New Orleans woman gets 33 months in prison for financial aid scam

A federal judge sentenced a New Orleans woman to nearly three years in prison this week for a scam in which she reaped more than $110,000 in federal financial aid by enrolling at several colleges under other people’s names or using her own name while forging transcripts and supplying other false information.

Southern University at New Orleans, the University of New Orleans, Southeastern Louisiana University and Colorado State University were among the schools that accepted the applications from Renata Foreman, in her name and those of nine others. The schools took some of the nearly $200,000 in financial aid she was awarded and sent the rest to Foreman, according to U.S. Attorney Kenneth Polite Jr.’s office.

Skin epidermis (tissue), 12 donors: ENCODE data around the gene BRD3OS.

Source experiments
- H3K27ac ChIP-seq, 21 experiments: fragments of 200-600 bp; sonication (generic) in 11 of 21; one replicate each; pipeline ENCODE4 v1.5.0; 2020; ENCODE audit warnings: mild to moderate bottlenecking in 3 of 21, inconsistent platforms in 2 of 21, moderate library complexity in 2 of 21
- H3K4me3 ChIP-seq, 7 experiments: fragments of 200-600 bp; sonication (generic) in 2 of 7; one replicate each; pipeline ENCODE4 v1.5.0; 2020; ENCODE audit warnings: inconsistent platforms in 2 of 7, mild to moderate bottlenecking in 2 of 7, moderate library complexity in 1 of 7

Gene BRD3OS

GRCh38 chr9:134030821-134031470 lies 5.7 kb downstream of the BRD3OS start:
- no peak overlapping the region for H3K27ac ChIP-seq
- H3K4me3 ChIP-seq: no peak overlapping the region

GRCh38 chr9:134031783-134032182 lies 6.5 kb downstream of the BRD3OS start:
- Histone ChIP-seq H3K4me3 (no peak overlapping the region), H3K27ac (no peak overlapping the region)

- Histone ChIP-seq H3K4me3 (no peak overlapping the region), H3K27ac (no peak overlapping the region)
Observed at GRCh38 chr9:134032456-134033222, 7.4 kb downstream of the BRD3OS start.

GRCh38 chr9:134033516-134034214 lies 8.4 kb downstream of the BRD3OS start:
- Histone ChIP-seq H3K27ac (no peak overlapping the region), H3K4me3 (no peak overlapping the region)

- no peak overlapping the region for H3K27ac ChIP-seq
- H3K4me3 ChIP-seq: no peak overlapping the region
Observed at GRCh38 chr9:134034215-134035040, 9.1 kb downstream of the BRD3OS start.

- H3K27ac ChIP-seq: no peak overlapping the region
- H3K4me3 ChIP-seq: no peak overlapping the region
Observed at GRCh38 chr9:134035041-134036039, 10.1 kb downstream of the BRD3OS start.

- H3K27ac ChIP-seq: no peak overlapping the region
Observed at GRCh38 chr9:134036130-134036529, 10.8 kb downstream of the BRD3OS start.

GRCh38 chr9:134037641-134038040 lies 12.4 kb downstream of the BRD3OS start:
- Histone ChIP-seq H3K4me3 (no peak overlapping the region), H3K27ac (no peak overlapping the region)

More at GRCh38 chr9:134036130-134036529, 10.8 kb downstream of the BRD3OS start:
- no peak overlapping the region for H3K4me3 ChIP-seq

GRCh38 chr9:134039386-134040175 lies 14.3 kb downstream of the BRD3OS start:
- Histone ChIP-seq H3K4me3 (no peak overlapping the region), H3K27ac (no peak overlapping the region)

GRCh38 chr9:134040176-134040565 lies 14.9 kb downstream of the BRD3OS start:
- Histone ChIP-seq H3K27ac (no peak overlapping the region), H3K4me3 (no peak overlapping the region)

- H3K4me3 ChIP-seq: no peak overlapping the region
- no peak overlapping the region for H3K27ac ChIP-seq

U.S. District Judge Susie Morgan sentenced Foreman to 33 months in prison and ordered her to pay $191,617 in restitution.

According to a factual basis underlying Foreman’s guilty plea in October to theft of government funds, mail fraud and identity theft, she developed the scheme in 2005 and continued to cash financial aid proceeds until 2012.

Foreman admitted that she “routinely forged transcripts for herself and in other individuals’ names to various colleges in order to gain admission.” She also admitted to misrepresenting her income to maximize financial aid payments.

The other people she supposedly enrolled in college didn’t know it, authorities said. In one case, she used the name of someone who lost his wallet in the French Quarter with his driver’s license and other personal information in it.

Foreman received the ill-gotten funds in wire transfers or checks.

The case against Foreman was led by investigators with the U.S. Department of Education’s Office of Inspector General and the U.S. Postal Inspection Service, according to Polite’s office.